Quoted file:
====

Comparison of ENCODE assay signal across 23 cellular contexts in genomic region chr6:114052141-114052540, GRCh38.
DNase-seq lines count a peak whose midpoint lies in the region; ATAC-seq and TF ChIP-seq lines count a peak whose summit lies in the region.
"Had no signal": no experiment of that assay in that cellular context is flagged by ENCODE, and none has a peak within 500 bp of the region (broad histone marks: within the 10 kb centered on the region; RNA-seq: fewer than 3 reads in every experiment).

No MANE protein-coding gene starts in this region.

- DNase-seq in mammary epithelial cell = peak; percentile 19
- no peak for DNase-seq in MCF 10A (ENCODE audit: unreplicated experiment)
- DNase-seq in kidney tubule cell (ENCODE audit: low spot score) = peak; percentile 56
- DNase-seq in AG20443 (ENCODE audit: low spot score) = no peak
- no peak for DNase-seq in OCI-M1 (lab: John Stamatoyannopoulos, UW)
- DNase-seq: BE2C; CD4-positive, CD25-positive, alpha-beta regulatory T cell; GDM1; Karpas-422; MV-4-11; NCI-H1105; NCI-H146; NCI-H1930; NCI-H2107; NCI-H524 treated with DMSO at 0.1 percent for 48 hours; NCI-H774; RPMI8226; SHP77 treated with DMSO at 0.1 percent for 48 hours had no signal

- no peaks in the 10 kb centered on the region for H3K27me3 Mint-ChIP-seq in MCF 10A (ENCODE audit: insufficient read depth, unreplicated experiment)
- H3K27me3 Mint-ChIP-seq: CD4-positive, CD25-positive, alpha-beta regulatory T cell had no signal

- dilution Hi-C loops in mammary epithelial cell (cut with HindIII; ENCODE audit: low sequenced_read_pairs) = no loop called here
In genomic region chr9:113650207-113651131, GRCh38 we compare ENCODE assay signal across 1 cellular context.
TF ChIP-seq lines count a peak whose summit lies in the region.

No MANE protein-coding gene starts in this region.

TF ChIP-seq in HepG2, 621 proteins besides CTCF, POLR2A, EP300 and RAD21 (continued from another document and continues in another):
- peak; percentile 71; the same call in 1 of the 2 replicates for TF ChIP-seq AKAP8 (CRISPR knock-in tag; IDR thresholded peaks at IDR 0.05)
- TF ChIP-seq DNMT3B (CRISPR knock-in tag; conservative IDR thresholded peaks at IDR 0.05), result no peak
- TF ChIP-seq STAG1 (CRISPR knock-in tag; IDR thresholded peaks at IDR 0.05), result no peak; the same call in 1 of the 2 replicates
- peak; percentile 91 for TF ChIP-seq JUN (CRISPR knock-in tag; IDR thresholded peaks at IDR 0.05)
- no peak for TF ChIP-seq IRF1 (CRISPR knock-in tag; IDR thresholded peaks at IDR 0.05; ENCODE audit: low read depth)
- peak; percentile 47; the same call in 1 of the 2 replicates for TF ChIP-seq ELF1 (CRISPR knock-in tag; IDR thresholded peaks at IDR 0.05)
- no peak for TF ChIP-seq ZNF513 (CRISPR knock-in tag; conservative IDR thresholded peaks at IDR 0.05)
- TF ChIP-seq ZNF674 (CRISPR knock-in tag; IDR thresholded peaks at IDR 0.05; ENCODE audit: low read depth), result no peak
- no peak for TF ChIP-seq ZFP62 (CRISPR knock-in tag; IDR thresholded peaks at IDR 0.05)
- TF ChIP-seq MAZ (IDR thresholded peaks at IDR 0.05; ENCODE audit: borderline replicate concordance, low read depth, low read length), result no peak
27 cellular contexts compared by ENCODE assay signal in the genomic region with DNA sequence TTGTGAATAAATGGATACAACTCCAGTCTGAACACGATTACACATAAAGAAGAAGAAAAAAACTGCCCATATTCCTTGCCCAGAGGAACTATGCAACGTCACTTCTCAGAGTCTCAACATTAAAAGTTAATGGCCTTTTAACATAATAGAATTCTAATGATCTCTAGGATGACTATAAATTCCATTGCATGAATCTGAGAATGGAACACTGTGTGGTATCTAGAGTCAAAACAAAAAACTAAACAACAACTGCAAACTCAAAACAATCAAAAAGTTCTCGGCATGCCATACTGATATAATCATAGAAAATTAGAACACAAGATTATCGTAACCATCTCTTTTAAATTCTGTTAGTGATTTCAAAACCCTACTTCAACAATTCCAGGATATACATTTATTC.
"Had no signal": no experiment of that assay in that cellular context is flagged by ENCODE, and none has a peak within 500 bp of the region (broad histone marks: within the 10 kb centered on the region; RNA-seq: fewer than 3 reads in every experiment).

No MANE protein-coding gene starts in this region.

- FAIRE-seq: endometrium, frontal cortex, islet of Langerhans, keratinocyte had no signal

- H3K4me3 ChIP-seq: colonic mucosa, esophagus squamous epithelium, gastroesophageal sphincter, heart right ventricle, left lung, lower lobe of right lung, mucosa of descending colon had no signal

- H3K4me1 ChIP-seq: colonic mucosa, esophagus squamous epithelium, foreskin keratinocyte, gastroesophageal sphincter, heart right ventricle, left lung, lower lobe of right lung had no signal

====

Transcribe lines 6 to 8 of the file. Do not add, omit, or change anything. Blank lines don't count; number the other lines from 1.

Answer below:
- no peak for DNase-seq in MCF 10A (ENCODE audit: unreplicated experiment)
- DNase-seq in kidney tubule cell (ENCODE audit: low spot score) = peak; percentile 56
- DNase-seq in AG20443 (ENCODE audit: low spot score) = no peak